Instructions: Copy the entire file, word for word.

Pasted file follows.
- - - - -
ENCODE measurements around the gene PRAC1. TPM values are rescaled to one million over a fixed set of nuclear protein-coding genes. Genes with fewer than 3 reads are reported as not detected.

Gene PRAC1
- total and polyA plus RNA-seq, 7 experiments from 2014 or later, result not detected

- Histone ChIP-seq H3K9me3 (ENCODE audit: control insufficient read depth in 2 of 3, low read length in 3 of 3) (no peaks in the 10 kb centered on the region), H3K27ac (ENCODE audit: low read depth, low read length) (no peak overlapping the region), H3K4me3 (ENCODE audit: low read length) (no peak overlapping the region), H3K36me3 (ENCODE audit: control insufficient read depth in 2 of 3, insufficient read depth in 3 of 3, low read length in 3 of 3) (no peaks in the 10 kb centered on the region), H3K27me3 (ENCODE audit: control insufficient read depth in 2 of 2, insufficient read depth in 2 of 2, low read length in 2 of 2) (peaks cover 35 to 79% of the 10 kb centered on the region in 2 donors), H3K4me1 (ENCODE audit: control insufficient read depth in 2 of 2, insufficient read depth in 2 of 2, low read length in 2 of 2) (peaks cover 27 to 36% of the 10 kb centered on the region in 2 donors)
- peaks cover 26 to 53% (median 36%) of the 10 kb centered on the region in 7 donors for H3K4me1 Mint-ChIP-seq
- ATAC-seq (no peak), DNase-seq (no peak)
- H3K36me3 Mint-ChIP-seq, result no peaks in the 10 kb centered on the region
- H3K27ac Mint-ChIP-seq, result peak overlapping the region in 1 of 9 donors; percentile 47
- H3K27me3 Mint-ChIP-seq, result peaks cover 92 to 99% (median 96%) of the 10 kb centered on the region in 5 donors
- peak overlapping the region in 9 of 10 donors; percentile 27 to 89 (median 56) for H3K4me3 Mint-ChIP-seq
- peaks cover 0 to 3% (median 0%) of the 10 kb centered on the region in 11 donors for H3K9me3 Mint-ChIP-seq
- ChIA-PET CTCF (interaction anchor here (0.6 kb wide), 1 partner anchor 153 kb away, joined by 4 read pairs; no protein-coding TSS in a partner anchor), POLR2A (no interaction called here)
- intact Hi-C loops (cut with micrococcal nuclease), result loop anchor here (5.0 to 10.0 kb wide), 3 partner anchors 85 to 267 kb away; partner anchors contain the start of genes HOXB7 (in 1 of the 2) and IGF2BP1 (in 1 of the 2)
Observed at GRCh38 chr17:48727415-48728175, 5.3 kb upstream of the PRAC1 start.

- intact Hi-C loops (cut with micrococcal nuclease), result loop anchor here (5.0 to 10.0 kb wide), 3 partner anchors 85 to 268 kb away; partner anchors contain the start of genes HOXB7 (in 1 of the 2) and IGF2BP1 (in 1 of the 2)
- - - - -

ENCODE measurements around the gene PRAC1. TPM values are rescaled to one million over a fixed set of nuclear protein-coding genes. Genes with fewer than 3 reads are reported as not detected.

Gene PRAC1
- total and polyA plus RNA-seq, 7 experiments from 2014 or later, result not detected

- Histone ChIP-seq H3K9me3 (ENCODE audit: control insufficient read depth in 2 of 3, low read length in 3 of 3) (no peaks in the 10 kb centered on the region), H3K27ac (ENCODE audit: low read depth, low read length) (no peak overlapping the region), H3K4me3 (ENCODE audit: low read length) (no peak overlapping the region), H3K36me3 (ENCODE audit: control insufficient read depth in 2 of 3, insufficient read depth in 3 of 3, low read length in 3 of 3) (no peaks in the 10 kb centered on the region), H3K27me3 (ENCODE audit: control insufficient read depth in 2 of 2, insufficient read depth in 2 of 2, low read length in 2 of 2) (peaks cover 35 to 79% of the 10 kb centered on the region in 2 donors), H3K4me1 (ENCODE audit: control insufficient read depth in 2 of 2, insufficient read depth in 2 of 2, low read length in 2 of 2) (peaks cover 27 to 36% of the 10 kb centered on the region in 2 donors)
- peaks cover 26 to 53% (median 36%) of the 10 kb centered on the region in 7 donors for H3K4me1 Mint-ChIP-seq
- ATAC-seq (no peak), DNase-seq (no peak)
- H3K36me3 Mint-ChIP-seq, result no peaks in the 10 kb centered on the region
- H3K27ac Mint-ChIP-seq, result peak overlapping the region in 1 of 9 donors; percentile 47
- H3K27me3 Mint-ChIP-seq, result peaks cover 92 to 99% (median 96%) of the 10 kb centered on the region in 5 donors
- peak overlapping the region in 9 of 10 donors; percentile 27 to 89 (median 56) for H3K4me3 Mint-ChIP-seq
- peaks cover 0 to 3% (median 0%) of the 10 kb centered on the region in 11 donors for H3K9me3 Mint-ChIP-seq
- ChIA-PET CTCF (interaction anchor here (0.6 kb wide), 1 partner anchor 153 kb away, joined by 4 read pairs; no protein-coding TSS in a partner anchor), POLR2A (no interaction called here)
- intact Hi-C loops (cut with micrococcal nuclease), result loop anchor here (5.0 to 10.0 kb wide), 3 partner anchors 85 to 267 kb away; partner anchors contain the start of genes HOXB7 (in 1 of the 2) and IGF2BP1 (in 1 of the 2)
Observed at GRCh38 chr17:48727415-48728175, 5.3 kb upstream of the PRAC1 start.

- intact Hi-C loops (cut with micrococcal nuclease), result loop anchor here (5.0 to 10.0 kb wide), 3 partner anchors 85 to 268 kb away; partner anchors contain the start of genes HOXB7 (in 1 of the 2) and IGF2BP1 (in 1 of the 2)